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Proteomic analysis of prostate cancer metastasis: derived prostasomes
Uppsala University, Disciplinary Domain of Medicine and Pharmacy, Faculty of Medicine, Department of Medical Sciences, Clinical Chemistry. (Prostasomforskning (Anders Larsson))
Uppsala University, Disciplinary Domain of Medicine and Pharmacy, Faculty of Medicine, Department of Medical Sciences, Clinical Chemistry.
Uppsala University, Disciplinary Domain of Medicine and Pharmacy, Faculty of Medicine, Department of Medical Sciences, Clinical Chemistry.
Uppsala University, Disciplinary Domain of Medicine and Pharmacy, Faculty of Medicine, Department of Medical Sciences, Clinical Chemistry.
2010 (English)In: Anticancer Research, ISSN 0250-7005, Vol. 30, no 2, 285-290 p.Article in journal (Refereed) Published
Abstract [en]

The secretory epithelial cells of the prostate gland use sophisticated vehicles in the form of prostasomes to relay important information to sperm cells in semen. This prostasome-forming and secretory ability of the epithelial cells is also preserved in poorly differentiated prostate cancer cells. We investigated prostasomes from vertebral metastases of prostate cancer, taken from the operating field at surgery, directly taken care of under protease inhibitory conditions for later 2-dimensional electrophoresis and matrix-assisted laser desorption ionization time-of-flight (MALDI-TOF) protein characterization. A total of 104 spots were punched out for identification. Twenty five unique protein spots had a MALDI-TOF above 49 and another 5 proteins were determined by MS/MS. The remaining 74 spots were either identical to already determined proteins or had no reliable score. Annexins A1, A3, and A5 as well as dimethylarginine dimethylaminohydrolase 1 were among the identified proteins. The annexins and dimethylarginine dimethylaminohydrolase 1 found in cancer-derived prostasomes can act, among other things, as angiogenic factors and can increase the vascular development in the neighborhood of the tumor. Cancer-derived prostasomes may play an important role in the interaction between tumor cells and their environment.

Place, publisher, year, edition, pages
2010. Vol. 30, no 2, 285-290 p.
Keyword [en]
Metastasis, prostasomes, exosomes, annexin
National Category
Medical and Health Sciences
Research subject
Clinical Chemistry
Identifiers
URN: urn:nbn:se:uu:diva-100733ISI: 000275821200002PubMedID: 20332430OAI: oai:DiVA.org:uu-100733DiVA: diva2:210996
Available from: 2009-04-07 Created: 2009-04-06 Last updated: 2010-12-14Bibliographically approved
In thesis
1. Some Characteristics of Human Prostasomes and Their Relationship to Prostate Cancer
Open this publication in new window or tab >>Some Characteristics of Human Prostasomes and Their Relationship to Prostate Cancer
2009 (English)Doctoral thesis, comprehensive summary (Other academic)
Abstract [en]

Background: The secretory epithelial cells of the prostate gland use sophisticated vehicles named prostasomes to relay important information to sperm cells in semen. This prostasome-forming and secretory ability of the epithelial cells is also preserved in poorly differentiated prostate cancer cells.

Aim: The aim of this thesis was to examine different characteristics of prostasomes, especially those derived from malignant prostate cells, linked to their potential role in diagnosis and prognostication of prostate cancer.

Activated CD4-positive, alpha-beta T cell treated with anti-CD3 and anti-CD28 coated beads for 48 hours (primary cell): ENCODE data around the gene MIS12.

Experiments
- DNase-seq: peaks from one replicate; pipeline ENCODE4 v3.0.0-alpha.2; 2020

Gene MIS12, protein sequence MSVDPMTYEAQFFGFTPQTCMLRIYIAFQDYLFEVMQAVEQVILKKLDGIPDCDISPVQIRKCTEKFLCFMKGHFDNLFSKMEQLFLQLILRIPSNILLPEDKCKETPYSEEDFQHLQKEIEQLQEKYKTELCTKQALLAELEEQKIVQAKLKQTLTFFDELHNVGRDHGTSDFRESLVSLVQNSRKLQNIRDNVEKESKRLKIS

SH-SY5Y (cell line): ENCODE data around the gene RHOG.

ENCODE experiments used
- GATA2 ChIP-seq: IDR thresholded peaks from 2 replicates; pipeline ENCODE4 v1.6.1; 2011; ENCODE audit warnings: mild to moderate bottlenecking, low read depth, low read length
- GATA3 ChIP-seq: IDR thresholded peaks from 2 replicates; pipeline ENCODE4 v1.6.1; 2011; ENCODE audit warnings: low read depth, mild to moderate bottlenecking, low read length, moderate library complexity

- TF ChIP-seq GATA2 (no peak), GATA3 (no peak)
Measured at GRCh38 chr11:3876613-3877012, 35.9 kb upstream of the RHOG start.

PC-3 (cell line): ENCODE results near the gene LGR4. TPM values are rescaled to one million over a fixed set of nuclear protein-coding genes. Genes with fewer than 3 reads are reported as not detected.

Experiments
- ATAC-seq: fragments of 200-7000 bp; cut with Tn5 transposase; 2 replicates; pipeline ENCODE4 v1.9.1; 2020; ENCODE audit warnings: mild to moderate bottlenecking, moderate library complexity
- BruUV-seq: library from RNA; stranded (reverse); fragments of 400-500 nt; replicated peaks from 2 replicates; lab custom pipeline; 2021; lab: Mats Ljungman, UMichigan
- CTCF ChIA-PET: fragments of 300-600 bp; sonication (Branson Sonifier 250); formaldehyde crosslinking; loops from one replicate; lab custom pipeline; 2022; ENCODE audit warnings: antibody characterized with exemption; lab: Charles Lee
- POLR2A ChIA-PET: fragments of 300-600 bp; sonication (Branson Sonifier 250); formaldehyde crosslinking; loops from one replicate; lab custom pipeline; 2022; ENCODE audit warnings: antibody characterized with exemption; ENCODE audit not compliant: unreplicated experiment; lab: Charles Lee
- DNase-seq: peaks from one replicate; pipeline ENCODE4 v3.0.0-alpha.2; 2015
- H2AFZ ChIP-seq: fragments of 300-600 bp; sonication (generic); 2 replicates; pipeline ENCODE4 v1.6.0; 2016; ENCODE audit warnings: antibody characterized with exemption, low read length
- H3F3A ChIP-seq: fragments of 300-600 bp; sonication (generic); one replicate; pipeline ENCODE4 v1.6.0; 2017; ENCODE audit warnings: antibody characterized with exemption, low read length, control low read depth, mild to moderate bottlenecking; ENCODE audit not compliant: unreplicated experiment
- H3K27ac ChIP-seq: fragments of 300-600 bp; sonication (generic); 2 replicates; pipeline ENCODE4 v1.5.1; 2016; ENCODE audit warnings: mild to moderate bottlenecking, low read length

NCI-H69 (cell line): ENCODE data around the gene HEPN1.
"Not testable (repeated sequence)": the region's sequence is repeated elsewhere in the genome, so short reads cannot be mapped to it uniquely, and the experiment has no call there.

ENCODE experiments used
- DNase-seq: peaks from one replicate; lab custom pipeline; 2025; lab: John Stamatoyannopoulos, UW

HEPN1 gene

Results: Serum samples of prostate cancer patients contained autoantibodies against seminal prostasomes in a higher concentration than did control sera. These autoantibodies were most frequently directed against 25 prostasome-associated proteins, but no one was prostate specific. Clusterin was one of the most frequently occurring prostasomal proteins. Elevated titers were however seen in both patients´ and control sera. Clusterin turned out to be a major antigen of seminal prostasomes. No prostate specific or prostate cancer specific protein was discovered upon proteomic analysis of prostasomes deriving from malignant cells of vertebral metastases of prostate cancer patients. Human chromosomal DNA was identified in both seminal prostasomes and PC-3 cell prostasomes and strong evidence existed that the DNA was localized inside the prostasomes. Four out of 13 DNA clones of seminal prostasomes featured gene sequences (31%). The corresponding figures for PC-3 cell prostasomes were 4 out of 16 clones (25%).

Conclusions: Prostasomes are immunogenic and give rise to serum autoantibodies. The most frequently occurring autoantibodies were directed against 25 prostasomal proteins but none of these was exclusively prostate specific. Thirty different proteins were identified in prostate cancer metastasis-derived prostasomes but none of these proteins was prostate cancer specific. Human chromosomal DNA was identified in prostasomes of both normal and malignant cell origin.

Place, publisher, year, edition, pages
Uppsala: Acta Universitatis Upsaliensis, 2009. 53 p.
Series
Digital Comprehensive Summaries of Uppsala Dissertations from the Faculty of Medicine, ISSN 1651-6206 ; 451
Keyword
Prostasomes, prostate, prostate cancer, clusterin, antibodies, metastasis, exosomes, PC-3 cells, DNA vehicles, gene therapy, immunoblotting, mass spectrometry, agarose gel electrophoresis, vertebral metastasis.
National Category
Other Clinical Medicine
Research subject
Clinical Chemistry
Identifiers
urn:nbn:se:uu:diva-100799 (URN)978-91-554-7504-8 (ISBN)
Public defence
2009-05-27, Rosensalen, Akademiska sjukhuset, ing 95, Uppsala, 09:15 (English)
Opponent
Supervisors
Available from: 2009-05-05 Created: 2009-04-07 Last updated: 2009-05-28Bibliographically approved

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